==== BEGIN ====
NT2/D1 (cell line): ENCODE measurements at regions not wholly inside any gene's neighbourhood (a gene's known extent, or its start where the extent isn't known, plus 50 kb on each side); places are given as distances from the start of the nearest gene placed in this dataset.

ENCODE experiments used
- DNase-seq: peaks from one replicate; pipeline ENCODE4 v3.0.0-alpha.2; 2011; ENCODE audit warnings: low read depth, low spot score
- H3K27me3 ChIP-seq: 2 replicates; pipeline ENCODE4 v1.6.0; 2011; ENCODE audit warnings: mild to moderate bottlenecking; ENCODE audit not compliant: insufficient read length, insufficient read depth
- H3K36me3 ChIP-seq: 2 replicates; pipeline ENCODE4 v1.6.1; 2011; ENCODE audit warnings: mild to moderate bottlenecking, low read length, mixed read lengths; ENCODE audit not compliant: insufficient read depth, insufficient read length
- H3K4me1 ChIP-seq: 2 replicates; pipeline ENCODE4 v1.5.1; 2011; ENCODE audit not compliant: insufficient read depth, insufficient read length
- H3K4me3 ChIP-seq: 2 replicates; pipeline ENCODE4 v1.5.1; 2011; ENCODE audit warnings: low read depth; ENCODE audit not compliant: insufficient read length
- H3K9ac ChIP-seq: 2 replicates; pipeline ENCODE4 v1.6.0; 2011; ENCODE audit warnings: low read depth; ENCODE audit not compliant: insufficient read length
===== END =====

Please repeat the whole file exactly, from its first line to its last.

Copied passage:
NT2/D1 (cell line): ENCODE measurements at regions not wholly inside any gene's neighbourhood (a gene's known extent, or its start where the extent isn't known, plus 50 kb on each side); places are given as distances from the start of the nearest gene placed in this dataset.

ENCODE experiments used
- DNase-seq: peaks from one replicate; pipeline ENCODE4 v3.0.0-alpha.2; 2011; ENCODE audit warnings: low read depth, low spot score
- H3K27me3 ChIP-seq: 2 replicates; pipeline ENCODE4 v1.6.0; 2011; ENCODE audit warnings: mild to moderate bottlenecking; ENCODE audit not compliant: insufficient read length, insufficient read depth
- H3K36me3 ChIP-seq: 2 replicates; pipeline ENCODE4 v1.6.1; 2011; ENCODE audit warnings: mild to moderate bottlenecking, low read length, mixed read lengths; ENCODE audit not compliant: insufficient read depth, insufficient read length
- H3K4me1 ChIP-seq: 2 replicates; pipeline ENCODE4 v1.5.1; 2011; ENCODE audit not compliant: insufficient read depth, insufficient read length
- H3K4me3 ChIP-seq: 2 replicates; pipeline ENCODE4 v1.5.1; 2011; ENCODE audit warnings: low read depth; ENCODE audit not compliant: insufficient read length
- H3K9ac ChIP-seq: 2 replicates; pipeline ENCODE4 v1.6.0; 2011; ENCODE audit warnings: low read depth; ENCODE audit not compliant: insufficient read length